By J.C. Smith
Special to The Telegraph, August 8, 2014
At the centerpiece of the “Veterans Access, Choice and Accountability Act of 2014” is a “Choice Card” to increase veterans’ access to services. The Congressional Budget Office projected that tens of thousands of veterans who currently are not treated by the VA would likely seek VA care if they could see a private doctor paid for by the government. Acting Secretary Sloan Gibson also proposed hiring 1,500 more doctors to care for our veterans.
Rep. Jeff Miller, R-Fla., chairman of the House Armed Services Committee mentioned the need to give vets choices in their health care. “The VA has caused this problem and one of the ways that we can help solve it is to give veterans a choice, a choice to stay in the system or a choice to go out of the system” to get government-paid health care from a private doctor.”
However, what good is a Choice Card if there is no difference among the choice of doctors and treatments, especially for back pain, the No. 1 disabling condition in the military?
Simply adding more MDs will be equivalent to a statement attributed to Albert Einstein: “Insanity is doing the same thing over and over again and expecting different results.”
The lack of non-drug choice of treatments for chronic back pain has now created a huge opioid prescription painkiller drug problem and the pill mill mentality where opiates are indiscriminately handed out like Halloween candy to veterans and active duty service members alike.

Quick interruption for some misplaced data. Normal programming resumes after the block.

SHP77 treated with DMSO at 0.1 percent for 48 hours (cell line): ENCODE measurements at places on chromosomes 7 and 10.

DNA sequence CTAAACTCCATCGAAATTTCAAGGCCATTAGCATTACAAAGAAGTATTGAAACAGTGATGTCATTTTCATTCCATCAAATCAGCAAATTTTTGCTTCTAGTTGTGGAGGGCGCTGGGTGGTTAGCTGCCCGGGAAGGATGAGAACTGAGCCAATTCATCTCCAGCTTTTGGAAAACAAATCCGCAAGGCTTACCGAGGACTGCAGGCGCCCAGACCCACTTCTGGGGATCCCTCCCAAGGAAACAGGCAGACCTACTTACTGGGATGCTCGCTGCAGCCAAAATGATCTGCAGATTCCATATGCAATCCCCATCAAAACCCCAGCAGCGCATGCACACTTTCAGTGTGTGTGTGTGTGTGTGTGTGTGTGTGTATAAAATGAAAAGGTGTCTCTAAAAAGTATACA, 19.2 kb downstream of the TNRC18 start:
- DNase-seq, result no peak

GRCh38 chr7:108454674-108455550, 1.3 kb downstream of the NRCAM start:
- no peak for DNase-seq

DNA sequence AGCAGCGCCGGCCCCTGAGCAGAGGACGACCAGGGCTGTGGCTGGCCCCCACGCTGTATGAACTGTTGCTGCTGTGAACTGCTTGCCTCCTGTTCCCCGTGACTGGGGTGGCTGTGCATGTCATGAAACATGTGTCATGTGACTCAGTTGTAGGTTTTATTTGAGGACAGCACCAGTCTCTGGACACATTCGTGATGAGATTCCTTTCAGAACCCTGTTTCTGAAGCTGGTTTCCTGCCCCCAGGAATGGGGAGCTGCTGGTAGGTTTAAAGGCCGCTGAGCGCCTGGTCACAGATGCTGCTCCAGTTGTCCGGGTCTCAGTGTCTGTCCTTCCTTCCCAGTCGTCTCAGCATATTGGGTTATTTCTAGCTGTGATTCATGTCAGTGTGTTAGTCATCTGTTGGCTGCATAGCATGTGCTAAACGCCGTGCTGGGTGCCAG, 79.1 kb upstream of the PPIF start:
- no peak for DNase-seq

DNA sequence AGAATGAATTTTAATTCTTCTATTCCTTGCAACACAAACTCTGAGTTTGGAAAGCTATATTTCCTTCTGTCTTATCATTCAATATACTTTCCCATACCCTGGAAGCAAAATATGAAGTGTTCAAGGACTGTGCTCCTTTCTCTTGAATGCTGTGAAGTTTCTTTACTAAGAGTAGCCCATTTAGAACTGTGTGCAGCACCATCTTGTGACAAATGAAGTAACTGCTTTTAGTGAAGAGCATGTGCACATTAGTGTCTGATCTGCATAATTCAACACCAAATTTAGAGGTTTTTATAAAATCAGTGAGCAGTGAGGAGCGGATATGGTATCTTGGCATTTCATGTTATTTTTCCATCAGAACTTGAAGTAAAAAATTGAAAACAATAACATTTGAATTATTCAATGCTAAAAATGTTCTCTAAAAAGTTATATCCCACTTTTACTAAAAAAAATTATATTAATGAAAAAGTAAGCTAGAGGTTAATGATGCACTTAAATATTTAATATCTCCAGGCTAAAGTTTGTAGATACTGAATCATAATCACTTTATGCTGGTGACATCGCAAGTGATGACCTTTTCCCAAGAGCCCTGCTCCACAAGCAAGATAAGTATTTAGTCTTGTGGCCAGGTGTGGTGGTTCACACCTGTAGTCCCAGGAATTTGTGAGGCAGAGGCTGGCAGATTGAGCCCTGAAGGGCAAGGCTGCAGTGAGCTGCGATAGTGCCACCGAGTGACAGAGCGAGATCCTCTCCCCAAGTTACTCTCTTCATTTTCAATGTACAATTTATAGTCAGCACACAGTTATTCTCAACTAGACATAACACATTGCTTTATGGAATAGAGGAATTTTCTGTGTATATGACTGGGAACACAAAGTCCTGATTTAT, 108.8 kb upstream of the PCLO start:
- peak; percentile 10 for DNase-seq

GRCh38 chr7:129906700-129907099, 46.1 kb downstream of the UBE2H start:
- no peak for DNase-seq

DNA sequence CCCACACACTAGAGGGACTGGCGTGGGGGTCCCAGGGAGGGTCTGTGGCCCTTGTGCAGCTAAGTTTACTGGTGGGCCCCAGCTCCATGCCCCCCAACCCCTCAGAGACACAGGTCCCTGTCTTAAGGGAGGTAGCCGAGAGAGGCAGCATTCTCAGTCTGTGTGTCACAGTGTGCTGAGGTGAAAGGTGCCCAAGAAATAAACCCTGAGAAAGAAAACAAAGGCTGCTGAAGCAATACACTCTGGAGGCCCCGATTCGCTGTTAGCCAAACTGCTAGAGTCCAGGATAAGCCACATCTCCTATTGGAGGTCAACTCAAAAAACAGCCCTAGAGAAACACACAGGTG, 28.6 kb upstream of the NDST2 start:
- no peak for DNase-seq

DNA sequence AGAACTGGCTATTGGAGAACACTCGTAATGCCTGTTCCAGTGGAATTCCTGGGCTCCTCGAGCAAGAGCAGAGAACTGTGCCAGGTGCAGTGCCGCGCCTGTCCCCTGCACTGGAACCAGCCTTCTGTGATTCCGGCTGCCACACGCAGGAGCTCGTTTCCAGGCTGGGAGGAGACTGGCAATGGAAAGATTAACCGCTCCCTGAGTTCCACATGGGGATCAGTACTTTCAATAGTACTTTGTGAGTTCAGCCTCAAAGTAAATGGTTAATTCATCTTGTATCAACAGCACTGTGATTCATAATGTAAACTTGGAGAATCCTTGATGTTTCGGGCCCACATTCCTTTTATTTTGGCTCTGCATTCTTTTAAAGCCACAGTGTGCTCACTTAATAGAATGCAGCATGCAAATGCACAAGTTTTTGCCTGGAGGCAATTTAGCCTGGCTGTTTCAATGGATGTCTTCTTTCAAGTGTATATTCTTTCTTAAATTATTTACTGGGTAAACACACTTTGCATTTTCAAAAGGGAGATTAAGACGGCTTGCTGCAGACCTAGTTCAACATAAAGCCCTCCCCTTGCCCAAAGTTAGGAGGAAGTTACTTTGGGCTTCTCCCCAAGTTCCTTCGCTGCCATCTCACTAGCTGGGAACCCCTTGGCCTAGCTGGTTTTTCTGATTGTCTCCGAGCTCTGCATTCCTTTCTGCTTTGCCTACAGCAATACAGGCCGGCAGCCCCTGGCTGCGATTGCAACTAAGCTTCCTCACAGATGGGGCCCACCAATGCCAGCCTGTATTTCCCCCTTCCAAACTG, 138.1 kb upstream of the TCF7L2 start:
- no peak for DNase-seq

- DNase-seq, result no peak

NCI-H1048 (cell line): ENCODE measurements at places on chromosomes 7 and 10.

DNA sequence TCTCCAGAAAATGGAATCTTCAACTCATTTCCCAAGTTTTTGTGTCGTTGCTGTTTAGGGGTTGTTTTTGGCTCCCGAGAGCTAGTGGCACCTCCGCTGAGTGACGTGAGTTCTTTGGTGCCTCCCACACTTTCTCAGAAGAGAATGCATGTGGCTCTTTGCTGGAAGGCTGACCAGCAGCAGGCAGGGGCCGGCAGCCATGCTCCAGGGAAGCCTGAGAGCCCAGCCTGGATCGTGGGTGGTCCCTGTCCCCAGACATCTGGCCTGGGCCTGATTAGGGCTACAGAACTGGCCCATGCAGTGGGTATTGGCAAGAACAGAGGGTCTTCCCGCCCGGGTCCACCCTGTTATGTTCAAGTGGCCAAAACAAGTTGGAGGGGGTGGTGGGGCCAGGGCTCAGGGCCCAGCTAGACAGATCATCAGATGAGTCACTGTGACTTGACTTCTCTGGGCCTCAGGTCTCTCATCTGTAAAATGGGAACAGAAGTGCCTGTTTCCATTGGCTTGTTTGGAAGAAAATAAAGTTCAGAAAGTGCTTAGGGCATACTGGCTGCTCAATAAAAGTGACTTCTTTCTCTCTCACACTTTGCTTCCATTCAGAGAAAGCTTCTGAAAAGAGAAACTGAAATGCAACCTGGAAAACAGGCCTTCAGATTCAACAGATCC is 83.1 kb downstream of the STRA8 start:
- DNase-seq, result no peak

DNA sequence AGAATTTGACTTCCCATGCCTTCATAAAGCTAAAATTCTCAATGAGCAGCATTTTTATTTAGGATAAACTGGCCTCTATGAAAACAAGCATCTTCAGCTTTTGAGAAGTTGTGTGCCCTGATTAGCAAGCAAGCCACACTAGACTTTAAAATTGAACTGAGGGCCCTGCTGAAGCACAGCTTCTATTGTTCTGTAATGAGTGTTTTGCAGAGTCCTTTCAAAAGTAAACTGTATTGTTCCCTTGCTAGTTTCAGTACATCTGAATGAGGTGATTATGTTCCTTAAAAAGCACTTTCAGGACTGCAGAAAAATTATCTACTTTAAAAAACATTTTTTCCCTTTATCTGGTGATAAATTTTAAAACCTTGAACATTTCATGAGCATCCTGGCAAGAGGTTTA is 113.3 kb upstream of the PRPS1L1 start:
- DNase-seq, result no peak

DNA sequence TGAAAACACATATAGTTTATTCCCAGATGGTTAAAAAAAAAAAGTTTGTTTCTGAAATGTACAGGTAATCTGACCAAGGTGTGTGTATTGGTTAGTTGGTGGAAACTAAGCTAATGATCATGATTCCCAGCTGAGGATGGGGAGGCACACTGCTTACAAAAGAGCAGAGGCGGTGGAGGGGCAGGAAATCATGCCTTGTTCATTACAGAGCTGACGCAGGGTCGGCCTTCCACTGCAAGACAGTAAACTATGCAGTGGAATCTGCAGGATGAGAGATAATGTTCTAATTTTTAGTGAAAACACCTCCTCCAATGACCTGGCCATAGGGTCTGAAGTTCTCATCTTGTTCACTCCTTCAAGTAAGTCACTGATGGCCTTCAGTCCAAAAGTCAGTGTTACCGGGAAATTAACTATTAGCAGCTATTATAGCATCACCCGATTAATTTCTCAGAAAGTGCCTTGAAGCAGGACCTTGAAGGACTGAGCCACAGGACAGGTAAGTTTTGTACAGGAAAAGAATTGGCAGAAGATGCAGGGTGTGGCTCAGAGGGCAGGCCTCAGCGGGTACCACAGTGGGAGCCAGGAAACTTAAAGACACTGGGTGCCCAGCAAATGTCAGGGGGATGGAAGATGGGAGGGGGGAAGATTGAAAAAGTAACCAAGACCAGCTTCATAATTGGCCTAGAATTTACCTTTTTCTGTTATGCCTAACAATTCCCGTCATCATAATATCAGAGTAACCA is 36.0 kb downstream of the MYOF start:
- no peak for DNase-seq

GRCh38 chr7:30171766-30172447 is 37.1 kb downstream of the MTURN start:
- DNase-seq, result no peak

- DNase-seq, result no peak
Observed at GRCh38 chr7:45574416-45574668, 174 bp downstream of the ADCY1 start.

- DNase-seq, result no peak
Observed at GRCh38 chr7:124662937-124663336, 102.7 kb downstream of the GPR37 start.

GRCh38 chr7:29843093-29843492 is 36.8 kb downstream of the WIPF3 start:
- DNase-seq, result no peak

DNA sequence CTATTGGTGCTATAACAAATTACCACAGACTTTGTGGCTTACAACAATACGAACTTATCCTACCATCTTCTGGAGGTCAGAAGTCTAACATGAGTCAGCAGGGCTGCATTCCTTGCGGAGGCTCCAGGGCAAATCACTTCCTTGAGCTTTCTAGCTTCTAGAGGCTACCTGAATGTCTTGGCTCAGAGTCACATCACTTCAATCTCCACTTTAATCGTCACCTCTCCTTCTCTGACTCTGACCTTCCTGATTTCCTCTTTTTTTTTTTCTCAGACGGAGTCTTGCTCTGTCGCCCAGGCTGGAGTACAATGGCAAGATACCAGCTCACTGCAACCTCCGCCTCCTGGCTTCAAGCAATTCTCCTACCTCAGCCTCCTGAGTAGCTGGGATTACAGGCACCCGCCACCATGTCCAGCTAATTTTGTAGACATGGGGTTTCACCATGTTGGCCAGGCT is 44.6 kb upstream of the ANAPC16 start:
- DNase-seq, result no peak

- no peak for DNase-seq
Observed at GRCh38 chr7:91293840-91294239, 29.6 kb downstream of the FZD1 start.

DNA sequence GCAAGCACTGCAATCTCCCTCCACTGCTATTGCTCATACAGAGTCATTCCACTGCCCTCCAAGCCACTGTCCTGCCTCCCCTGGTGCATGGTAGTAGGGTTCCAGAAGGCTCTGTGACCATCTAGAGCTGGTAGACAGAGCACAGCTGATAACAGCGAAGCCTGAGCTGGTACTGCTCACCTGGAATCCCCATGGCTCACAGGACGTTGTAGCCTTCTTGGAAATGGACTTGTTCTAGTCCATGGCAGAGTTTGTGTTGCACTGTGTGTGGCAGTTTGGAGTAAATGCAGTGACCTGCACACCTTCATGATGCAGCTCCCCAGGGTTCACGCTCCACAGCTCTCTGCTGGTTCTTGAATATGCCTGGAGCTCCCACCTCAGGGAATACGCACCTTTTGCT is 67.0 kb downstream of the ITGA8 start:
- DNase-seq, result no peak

The first obstacle to choice occurs when vets and ADSM request chiropractic care but are forced to take opioid drugs and muscle relaxors or have epidural steroid injections before they will be referred to doctors of chiropractic.
Unquestionably, a patient should not be forced to take narcotics and steroids before seeking a non-drug solution for back pain. Just as these drugs are banned in sports, they should also be banned in chronic pain cases except for terminally ill cancer or intractable pain cases as they were originally designed.
This VA protocol is backwards to the international spine care guidelines that recommend spinal manipulative therapy and clearly do not recommend as first-line treatments narcotic painkillers, muscle relaxors, or epidural corticosteroid injections for acute or chronic back pain.
The answer to the epidemic of back pain is not more pills, shots, or surgery. If the Department of Veteran Affairs offers a true choice care, it must refer to or hire more chiropractors as primary spine providers to give vets a real choice in their own health care.
J.C. Smith, MA, DC is a Warner Robins chiropractor.